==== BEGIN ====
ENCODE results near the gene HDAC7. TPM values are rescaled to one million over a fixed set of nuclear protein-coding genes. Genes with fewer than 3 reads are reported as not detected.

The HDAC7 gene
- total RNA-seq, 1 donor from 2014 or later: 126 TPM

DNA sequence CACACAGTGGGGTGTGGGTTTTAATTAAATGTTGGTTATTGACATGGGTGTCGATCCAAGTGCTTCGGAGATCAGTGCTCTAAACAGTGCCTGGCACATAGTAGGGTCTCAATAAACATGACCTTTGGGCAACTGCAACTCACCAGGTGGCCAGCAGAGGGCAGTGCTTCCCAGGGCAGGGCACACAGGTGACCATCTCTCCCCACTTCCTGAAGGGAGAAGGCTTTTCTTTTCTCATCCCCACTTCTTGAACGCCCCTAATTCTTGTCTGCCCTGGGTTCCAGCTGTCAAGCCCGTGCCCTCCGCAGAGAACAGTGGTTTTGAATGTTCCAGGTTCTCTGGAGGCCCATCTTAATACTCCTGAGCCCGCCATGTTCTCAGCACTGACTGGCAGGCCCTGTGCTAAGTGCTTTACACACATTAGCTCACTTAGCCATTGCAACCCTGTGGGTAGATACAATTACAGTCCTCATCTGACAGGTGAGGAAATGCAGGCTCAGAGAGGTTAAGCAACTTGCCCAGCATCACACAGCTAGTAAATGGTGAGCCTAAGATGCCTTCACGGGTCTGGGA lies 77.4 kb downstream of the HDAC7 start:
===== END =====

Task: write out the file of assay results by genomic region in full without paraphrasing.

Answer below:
ENCODE results near the gene HDAC7. TPM values are rescaled to one million over a fixed set of nuclear protein-coding genes. Genes with fewer than 3 reads are reported as not detected.

The HDAC7 gene
- total RNA-seq, 1 donor from 2014 or later: 126 TPM

DNA sequence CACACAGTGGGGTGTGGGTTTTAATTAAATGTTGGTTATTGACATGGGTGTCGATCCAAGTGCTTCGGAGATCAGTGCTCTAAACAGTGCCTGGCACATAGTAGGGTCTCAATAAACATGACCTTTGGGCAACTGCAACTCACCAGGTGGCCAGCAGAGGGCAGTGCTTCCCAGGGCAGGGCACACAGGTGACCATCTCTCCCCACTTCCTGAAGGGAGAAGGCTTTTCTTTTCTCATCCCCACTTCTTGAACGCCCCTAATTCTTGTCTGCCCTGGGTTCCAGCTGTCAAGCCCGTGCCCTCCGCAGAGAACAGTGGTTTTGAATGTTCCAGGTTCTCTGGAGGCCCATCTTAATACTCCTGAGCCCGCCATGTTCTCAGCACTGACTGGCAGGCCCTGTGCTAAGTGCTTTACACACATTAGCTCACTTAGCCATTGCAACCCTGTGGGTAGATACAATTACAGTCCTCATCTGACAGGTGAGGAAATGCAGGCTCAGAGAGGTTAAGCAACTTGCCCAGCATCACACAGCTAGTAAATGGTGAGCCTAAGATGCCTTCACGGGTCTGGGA lies 77.4 kb downstream of the HDAC7 start: